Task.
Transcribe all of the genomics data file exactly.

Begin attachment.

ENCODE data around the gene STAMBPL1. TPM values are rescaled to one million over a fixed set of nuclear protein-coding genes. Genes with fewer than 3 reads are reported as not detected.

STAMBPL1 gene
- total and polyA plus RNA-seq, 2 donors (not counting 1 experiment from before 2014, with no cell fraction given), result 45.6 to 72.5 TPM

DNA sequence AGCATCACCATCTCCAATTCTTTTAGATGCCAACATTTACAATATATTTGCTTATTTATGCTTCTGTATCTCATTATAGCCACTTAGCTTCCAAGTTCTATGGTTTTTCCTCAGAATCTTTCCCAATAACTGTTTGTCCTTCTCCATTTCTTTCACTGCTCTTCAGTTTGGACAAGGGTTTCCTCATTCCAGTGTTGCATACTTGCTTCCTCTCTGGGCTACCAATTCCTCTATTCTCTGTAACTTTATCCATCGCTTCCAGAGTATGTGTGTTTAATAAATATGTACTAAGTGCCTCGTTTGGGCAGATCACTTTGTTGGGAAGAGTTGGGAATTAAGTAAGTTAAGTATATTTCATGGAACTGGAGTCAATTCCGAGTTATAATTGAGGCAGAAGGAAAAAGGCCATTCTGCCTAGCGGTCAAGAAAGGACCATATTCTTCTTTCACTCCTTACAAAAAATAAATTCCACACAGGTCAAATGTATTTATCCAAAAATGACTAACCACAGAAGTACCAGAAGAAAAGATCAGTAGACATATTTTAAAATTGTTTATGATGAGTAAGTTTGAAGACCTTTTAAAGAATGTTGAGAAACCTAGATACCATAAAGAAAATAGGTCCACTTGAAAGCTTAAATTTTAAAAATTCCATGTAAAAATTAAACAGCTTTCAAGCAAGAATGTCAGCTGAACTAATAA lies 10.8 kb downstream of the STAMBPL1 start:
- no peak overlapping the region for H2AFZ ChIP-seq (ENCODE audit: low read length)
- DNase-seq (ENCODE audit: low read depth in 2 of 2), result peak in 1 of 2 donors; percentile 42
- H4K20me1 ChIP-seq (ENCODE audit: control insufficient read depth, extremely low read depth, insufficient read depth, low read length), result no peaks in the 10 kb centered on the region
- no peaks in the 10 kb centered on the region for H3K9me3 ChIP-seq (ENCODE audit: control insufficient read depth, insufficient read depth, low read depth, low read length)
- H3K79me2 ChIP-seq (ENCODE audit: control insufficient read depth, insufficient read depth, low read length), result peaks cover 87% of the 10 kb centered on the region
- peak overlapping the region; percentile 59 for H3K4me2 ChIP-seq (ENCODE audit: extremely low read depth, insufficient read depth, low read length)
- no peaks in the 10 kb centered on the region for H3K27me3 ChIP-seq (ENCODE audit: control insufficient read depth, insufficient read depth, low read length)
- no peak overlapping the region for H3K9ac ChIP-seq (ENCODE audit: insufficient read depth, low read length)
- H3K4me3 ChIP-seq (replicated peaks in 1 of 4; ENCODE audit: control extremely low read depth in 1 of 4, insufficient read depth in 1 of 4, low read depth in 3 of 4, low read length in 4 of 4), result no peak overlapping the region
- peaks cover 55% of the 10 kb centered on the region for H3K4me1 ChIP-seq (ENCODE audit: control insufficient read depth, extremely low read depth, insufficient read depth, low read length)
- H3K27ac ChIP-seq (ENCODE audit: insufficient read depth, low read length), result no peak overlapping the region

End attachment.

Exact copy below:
ENCODE data around the gene STAMBPL1. TPM values are rescaled to one million over a fixed set of nuclear protein-coding genes. Genes with fewer than 3 reads are reported as not detected.

STAMBPL1 gene
- total and polyA plus RNA-seq, 2 donors (not counting 1 experiment from before 2014, with no cell fraction given), result 45.6 to 72.5 TPM

DNA sequence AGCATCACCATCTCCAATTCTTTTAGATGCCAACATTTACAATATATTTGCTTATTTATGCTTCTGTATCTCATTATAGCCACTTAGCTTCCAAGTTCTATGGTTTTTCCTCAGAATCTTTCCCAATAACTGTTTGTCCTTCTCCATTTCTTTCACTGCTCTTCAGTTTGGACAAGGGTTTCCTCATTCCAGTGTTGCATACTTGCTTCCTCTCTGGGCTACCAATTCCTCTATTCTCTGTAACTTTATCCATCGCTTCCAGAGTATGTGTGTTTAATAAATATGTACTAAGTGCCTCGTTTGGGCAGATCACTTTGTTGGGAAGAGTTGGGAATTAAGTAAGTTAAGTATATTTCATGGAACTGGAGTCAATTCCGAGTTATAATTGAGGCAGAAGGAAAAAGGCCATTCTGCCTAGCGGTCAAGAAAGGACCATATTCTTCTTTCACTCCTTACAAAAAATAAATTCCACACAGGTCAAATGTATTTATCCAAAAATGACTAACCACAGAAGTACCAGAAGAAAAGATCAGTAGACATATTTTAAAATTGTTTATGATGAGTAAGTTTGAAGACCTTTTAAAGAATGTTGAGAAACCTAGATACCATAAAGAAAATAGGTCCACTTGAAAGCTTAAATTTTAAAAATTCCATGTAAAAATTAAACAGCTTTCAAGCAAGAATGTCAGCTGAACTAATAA lies 10.8 kb downstream of the STAMBPL1 start:
- no peak overlapping the region for H2AFZ ChIP-seq (ENCODE audit: low read length)
- DNase-seq (ENCODE audit: low read depth in 2 of 2), result peak in 1 of 2 donors; percentile 42
- H4K20me1 ChIP-seq (ENCODE audit: control insufficient read depth, extremely low read depth, insufficient read depth, low read length), result no peaks in the 10 kb centered on the region
- no peaks in the 10 kb centered on the region for H3K9me3 ChIP-seq (ENCODE audit: control insufficient read depth, insufficient read depth, low read depth, low read length)
- H3K79me2 ChIP-seq (ENCODE audit: control insufficient read depth, insufficient read depth, low read length), result peaks cover 87% of the 10 kb centered on the region
- peak overlapping the region; percentile 59 for H3K4me2 ChIP-seq (ENCODE audit: extremely low read depth, insufficient read depth, low read length)
- no peaks in the 10 kb centered on the region for H3K27me3 ChIP-seq (ENCODE audit: control insufficient read depth, insufficient read depth, low read length)
- no peak overlapping the region for H3K9ac ChIP-seq (ENCODE audit: insufficient read depth, low read length)
- H3K4me3 ChIP-seq (replicated peaks in 1 of 4; ENCODE audit: control extremely low read depth in 1 of 4, insufficient read depth in 1 of 4, low read depth in 3 of 4, low read length in 4 of 4), result no peak overlapping the region
- peaks cover 55% of the 10 kb centered on the region for H3K4me1 ChIP-seq (ENCODE audit: control insufficient read depth, extremely low read depth, insufficient read depth, low read length)
- H3K27ac ChIP-seq (ENCODE audit: insufficient read depth, low read length), result no peak overlapping the region